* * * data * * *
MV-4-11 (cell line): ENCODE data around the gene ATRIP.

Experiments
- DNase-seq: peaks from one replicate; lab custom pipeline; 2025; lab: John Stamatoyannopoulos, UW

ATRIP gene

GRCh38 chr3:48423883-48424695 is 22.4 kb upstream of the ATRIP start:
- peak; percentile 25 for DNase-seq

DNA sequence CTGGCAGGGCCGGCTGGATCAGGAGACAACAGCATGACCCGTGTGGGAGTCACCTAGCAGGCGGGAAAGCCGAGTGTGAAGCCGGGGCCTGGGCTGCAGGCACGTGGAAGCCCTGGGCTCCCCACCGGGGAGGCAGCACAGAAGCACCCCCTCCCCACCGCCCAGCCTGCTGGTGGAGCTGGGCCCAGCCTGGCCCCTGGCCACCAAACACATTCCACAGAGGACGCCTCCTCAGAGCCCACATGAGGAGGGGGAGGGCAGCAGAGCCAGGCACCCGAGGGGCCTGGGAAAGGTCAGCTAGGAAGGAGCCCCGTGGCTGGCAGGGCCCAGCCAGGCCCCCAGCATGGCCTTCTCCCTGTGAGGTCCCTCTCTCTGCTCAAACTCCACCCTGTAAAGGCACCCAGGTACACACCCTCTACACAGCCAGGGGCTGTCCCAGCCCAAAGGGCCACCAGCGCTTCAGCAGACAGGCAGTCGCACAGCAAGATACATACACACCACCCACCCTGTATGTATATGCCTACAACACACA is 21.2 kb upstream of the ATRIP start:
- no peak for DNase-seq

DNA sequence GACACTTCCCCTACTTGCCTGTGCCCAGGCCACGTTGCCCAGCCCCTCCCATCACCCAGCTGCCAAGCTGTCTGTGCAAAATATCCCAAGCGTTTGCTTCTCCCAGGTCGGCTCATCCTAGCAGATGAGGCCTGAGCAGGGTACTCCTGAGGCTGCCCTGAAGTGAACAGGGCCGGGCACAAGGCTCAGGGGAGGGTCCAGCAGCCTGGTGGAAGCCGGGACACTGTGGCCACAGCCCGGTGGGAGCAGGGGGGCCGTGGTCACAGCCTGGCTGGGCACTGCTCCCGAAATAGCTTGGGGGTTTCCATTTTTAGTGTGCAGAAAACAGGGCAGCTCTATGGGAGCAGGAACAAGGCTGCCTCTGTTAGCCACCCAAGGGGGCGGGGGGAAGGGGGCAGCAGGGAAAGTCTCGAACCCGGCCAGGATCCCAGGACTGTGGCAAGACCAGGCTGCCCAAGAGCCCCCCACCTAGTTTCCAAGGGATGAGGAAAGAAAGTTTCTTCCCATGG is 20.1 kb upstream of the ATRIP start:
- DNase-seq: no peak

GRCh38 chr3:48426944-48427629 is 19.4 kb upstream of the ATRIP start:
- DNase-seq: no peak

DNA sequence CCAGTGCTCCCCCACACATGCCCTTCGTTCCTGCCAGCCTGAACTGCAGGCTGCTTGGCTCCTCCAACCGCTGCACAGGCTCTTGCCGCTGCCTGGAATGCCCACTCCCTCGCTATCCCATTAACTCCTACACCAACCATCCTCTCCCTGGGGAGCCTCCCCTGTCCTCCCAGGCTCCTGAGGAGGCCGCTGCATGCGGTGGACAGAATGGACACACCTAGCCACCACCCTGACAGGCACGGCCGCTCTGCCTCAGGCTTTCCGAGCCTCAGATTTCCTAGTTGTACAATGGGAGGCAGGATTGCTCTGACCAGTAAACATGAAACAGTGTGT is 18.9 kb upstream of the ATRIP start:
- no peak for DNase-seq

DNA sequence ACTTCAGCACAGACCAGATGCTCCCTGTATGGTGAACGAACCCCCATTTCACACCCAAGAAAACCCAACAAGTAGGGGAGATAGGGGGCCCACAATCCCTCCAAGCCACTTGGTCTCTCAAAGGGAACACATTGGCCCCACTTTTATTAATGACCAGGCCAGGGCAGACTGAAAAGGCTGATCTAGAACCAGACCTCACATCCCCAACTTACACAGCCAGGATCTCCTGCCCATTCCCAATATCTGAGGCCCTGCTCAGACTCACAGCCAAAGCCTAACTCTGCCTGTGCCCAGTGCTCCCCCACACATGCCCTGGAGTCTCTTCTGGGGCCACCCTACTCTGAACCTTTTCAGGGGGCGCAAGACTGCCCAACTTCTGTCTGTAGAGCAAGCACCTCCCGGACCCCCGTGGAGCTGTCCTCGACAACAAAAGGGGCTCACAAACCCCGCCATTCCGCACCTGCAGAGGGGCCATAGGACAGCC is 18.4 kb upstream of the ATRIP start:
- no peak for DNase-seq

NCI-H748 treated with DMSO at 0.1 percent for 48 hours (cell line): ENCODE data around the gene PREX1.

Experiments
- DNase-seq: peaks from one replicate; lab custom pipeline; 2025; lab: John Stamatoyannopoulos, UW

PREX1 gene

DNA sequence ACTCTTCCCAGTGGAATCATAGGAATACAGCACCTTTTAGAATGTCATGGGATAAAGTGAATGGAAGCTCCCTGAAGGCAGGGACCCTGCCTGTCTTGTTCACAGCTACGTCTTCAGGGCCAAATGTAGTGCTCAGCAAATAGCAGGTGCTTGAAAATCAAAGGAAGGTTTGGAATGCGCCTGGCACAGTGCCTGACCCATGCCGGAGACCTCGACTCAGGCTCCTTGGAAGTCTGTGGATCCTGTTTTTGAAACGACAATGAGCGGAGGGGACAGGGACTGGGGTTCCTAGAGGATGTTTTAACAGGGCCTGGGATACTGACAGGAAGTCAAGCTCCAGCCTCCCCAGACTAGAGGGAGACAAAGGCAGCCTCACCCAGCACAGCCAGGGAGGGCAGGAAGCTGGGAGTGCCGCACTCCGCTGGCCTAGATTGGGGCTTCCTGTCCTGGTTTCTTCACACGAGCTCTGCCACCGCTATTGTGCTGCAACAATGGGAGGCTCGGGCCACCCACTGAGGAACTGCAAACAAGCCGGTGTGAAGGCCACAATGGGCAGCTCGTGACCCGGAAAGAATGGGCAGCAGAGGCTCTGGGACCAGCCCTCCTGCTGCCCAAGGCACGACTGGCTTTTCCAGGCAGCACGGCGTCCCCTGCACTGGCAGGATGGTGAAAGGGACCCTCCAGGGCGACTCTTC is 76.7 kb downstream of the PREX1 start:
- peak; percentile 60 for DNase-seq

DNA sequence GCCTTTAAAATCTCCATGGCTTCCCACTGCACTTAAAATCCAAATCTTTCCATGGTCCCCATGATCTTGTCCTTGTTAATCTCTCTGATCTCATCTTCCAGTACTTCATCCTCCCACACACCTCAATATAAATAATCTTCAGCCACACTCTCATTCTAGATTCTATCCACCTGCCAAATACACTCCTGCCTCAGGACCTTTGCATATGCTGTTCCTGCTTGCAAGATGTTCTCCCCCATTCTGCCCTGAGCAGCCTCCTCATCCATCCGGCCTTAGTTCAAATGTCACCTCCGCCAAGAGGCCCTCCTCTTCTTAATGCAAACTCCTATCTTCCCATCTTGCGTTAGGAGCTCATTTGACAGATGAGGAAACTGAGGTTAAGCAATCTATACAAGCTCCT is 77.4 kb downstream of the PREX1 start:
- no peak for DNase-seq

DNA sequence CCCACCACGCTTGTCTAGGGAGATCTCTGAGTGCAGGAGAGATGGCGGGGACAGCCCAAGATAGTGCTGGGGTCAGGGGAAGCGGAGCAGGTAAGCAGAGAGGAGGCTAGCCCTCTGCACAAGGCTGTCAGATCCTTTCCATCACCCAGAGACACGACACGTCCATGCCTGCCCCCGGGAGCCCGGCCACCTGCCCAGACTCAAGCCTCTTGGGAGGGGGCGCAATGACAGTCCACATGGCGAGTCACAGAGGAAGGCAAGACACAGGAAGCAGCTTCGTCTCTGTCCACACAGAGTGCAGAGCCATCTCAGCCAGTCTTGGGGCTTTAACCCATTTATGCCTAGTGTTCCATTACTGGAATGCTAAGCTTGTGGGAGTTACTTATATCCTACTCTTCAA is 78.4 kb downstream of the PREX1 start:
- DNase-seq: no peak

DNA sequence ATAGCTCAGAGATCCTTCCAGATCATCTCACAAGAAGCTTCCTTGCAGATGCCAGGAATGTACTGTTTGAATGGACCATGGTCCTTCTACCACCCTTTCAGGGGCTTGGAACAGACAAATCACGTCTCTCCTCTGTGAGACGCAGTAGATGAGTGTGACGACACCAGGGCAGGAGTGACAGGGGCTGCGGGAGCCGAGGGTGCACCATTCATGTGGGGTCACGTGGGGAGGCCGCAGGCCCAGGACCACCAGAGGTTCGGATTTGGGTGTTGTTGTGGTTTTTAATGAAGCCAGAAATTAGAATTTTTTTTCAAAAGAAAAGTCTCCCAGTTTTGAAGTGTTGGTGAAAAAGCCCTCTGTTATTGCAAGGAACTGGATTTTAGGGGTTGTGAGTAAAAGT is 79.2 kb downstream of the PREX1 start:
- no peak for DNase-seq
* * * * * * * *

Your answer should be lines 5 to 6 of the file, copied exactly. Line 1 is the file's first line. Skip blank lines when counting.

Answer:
GRCh38 chr3:48423883-48424695 is 22.4 kb upstream of the ATRIP start:
- peak; percentile 25 for DNase-seq